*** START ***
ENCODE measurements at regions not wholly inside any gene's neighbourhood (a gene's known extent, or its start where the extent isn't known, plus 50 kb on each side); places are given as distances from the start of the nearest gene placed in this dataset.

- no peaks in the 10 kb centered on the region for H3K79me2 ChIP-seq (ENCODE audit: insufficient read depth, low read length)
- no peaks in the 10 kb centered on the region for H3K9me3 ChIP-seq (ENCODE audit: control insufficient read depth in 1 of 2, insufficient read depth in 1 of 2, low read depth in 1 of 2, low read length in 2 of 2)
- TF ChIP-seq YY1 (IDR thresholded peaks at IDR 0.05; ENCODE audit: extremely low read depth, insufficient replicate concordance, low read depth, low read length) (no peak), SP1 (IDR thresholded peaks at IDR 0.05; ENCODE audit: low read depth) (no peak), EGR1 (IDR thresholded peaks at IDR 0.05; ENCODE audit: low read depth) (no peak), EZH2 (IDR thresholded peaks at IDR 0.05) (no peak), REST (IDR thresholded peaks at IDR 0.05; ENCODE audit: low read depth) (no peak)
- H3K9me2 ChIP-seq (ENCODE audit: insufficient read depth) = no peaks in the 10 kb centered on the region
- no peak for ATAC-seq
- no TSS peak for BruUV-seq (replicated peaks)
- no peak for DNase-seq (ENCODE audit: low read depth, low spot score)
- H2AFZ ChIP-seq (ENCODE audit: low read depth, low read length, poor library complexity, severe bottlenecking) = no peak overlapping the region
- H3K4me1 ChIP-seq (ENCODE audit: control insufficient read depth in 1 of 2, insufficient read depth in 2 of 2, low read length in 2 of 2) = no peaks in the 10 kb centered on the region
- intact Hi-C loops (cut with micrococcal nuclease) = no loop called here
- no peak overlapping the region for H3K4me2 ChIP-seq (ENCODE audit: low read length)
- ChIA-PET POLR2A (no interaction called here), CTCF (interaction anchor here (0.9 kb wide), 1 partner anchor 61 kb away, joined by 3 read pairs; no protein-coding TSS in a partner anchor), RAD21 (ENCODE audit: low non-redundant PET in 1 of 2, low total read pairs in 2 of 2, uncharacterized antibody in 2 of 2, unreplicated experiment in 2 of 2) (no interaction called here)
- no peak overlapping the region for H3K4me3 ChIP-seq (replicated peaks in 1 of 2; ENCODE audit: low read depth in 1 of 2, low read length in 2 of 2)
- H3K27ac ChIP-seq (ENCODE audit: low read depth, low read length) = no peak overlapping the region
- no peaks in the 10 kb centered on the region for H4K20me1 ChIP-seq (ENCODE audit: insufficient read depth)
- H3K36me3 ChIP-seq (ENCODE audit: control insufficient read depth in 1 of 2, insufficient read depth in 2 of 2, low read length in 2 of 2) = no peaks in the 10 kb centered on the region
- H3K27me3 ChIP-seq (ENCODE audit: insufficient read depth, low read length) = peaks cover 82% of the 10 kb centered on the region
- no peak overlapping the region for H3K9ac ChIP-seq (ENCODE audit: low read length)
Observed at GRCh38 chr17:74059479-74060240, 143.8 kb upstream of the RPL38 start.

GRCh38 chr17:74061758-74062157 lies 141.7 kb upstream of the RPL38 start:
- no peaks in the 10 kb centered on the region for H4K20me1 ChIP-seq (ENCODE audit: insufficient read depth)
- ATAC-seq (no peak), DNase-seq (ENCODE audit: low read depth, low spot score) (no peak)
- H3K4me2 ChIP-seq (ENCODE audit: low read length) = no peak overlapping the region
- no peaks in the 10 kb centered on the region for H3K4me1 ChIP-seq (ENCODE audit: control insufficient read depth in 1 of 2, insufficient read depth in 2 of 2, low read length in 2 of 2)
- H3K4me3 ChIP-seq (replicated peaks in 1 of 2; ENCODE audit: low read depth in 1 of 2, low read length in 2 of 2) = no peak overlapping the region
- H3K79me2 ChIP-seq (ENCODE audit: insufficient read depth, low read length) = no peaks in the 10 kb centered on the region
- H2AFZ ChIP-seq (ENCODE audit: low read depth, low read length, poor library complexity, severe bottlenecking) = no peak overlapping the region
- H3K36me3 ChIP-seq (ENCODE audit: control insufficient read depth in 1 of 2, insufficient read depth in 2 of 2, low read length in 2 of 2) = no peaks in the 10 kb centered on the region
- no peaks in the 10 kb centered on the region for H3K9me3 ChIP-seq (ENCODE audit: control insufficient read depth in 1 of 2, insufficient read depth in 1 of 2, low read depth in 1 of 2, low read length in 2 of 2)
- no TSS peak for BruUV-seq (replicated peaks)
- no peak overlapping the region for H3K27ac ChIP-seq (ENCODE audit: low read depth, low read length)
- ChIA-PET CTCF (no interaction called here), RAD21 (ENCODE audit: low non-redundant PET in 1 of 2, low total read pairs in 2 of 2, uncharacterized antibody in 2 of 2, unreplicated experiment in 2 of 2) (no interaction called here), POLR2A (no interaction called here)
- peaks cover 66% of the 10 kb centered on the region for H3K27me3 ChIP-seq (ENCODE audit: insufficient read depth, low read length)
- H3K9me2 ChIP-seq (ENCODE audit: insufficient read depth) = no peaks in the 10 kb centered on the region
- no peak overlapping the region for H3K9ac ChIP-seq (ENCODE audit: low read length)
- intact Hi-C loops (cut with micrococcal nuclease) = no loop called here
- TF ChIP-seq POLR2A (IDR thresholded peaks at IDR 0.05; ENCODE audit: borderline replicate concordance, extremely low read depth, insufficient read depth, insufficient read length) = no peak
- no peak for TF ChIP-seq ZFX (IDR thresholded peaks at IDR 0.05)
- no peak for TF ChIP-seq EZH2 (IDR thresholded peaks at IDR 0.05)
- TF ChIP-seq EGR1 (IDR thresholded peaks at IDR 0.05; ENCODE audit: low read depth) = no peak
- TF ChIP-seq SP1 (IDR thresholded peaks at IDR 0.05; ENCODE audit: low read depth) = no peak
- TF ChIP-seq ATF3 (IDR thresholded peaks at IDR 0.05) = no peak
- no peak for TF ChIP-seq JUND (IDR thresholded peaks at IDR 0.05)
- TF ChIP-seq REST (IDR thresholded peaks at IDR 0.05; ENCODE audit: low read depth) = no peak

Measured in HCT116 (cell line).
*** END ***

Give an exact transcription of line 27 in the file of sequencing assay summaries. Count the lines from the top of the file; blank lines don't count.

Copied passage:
- H3K79me2 ChIP-seq (ENCODE audit: insufficient read depth, low read length) = no peaks in the 10 kb centered on the region